Let’s talk about Muslim land. Who and what are the origins of the hubris of Islam to lay claim to any land it occupies, breaches and terrorizes? What is “Muslim land”? What are its borders? Is the Arabian nation truly one nation? If so, then why are Egyptians called Egyptians and not Arabs? What is the caliphate? The Islamic empires of the Middle Ages were ruled by caliphs. Is there a call to reintroduce the caliphate? Is your land next? It was a day like this 79 years ago, and more specifically on the 3rd of March 1924 that…the criminal English agent, Mustafa Kemal (so-called Ataturk, the “Father of the Turks”!) announced that the Grand National Assembly had agreed to destroy the Khilafah; and…the establish…a secular, irreligious, Turkish republic…. “Some twenty-five years before the first Crusading army set out from central Europe for the Holy Land, the Turkish (Ottoman) armies began an assault on the Christian Byzantine Empire, which had ruled what is now Turkey since the Roman Empire’s capital was moved to Constantinople in 325 AD. At the battle of Manzikert, in 1071, the Christian forces suffered a disastrous defeat, which left much of Anatolia (Turkey) open to invasion. This second wave of jihad was temporarily held up by the invading Latin Armies during the Crusades (see Islam 101 FAQs), but, by the beginning of the 14th century, the Turks were threatening Constantinople and Europe itself. In the West, Roman Catholic armies were bit by bit forcing Muslim forces down the Iberian peninsula, until, in 1492, they were definitively expelled (the Reconquista). One of the most significant engagements between the invading Muslims and the indigenous peoples of the region was the Battle of Kosovo in 1389, where the Turks annihilated a multinational army under the Serbian King, St. Lazar, though their progress into Europe was significantly slowed. After numerous attempts dating back to the seventh century, Constantinople, the jewel of Eastern Christendom, finally fell in 1453 to the armies of Sultan Mahomet II. Lest one ascribe the atrocities of the first wave of jihad to the “Arabness” of its perpetrators, the Turks showed they were fully capable of living up to the principles of the Quran and the Sunnah.” That is why when Osama bin Laden talks, he utters orthodox Islam: Muslims must convert non-Muslims by force, if necessary, or otherwise kill them. This is why Islam has been on the attack since its birth in the 7th century AD. Muhammad started fighting to force conversions and his followers continue to fight to this day, hoping to spread Islam throughout the world.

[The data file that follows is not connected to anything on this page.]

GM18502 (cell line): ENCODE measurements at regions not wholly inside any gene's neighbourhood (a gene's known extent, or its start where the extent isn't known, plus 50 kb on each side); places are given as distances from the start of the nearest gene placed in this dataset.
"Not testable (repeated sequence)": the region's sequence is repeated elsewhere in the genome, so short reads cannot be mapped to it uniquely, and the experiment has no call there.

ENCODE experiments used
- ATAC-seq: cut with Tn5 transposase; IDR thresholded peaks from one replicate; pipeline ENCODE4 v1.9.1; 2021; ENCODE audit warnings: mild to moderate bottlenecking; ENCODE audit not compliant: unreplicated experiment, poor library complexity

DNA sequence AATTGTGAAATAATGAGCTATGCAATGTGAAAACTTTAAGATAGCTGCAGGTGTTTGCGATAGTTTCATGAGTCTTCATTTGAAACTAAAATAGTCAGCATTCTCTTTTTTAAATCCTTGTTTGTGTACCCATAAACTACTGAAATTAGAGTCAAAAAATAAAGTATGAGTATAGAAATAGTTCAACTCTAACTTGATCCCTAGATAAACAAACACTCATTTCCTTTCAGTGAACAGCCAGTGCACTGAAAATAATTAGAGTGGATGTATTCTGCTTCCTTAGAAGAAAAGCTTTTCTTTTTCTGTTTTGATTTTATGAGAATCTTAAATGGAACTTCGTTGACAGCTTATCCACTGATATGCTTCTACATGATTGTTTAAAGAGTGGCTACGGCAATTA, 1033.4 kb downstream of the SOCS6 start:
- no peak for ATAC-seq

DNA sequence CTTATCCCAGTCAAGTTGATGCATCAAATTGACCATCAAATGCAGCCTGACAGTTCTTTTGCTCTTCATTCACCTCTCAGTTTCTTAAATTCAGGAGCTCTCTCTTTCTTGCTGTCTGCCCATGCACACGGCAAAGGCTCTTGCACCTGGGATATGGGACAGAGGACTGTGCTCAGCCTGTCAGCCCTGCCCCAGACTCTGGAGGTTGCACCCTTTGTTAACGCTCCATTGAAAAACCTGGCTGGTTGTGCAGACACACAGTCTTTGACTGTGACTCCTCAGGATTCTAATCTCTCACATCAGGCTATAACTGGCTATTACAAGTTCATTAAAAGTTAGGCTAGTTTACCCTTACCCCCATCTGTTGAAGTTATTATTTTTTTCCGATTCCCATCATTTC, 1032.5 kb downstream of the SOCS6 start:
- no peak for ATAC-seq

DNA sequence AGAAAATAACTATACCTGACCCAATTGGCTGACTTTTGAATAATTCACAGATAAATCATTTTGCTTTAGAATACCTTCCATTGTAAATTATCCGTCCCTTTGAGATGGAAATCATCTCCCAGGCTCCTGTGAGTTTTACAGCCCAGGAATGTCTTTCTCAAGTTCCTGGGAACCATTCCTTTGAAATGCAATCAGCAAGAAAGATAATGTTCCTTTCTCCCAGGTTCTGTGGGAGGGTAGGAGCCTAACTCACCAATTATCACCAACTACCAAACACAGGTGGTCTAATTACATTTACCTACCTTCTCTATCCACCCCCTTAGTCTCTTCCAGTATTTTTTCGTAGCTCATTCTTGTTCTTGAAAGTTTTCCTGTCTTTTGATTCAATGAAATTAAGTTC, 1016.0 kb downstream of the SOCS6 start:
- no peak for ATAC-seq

The Baptist minister at Real Live Preacher went to an Orthodox church during his sabbatical for an ecclesiastical safari. It surprised him more than expected: Pews? We don’t need no stinking pews! Providing seats for worshipers is SO 14th century. Gorgeous Byzantine art. Fully robed priests with censors (those swinging incense thingies). Long, complex readings and chants that went on and on and on. And every one of them packed full of complex, theological ideas. It was like they were ripping raw chunks of theology out of ancient creeds and throwing them by the handfuls into the congregation. I heard words and phrases I had not heard since seminary. Theotokos, begotten not made, Cherubim and Seraphim borne on their pinions, supplications and oblations. It was an ADD kids nightmare. Robes, scary art, smoking incense, secret doors in the Iconostas popping open and little robed boys coming out with golden candlesticks, chants and singing from a small choir that rolled across the curved ceiling and emerged from the other side of the room where no one was singing. The acoustics were wild. No matter who was speaking, the sound came out of everywhere. There was so much going on I couldn’t keep up with all the things I couldn’t pay attention to. And how did this Baptist react to the overwhelming ritual, the art, the “raw chunks of theology,” the foreign and ineffable majesty of it all? I LOVED IT. Loved it loved it loved it loved it loved it. “You don’t know what Theotokos means? Get a book and read about it. You have a hard time standing for 2 hours? Do some sit ups and get yourself into worship shape. It is the Lord our God we worship here, mortal. What made you think you could worship the Eternal One without pain?” See, I get that. That makes sense to me. I had a hard time following the words of the chants and liturgy, but even my lack of understanding had something to teach me. “There is so much for you to learn. There is more here than a person could master in a lifetime. THIS IS BIGGER THAN YOU ARE. Your understanding is not central here. These are ancient rites of the church. Stand with us, brother, and you will learn in time. Or go and find your way to an easier place if you must. God bless you on that journey. We understand, but this is the way we do church.” Worship where something is demanded of you. A church where people take seriously the fact that they are worshiping the eternal God and not patting themselves on the back. A liturgy that gives the people deep theology with the expectation that they can handle it. Sounds like radical change to me. We could use some of that in the Western Church.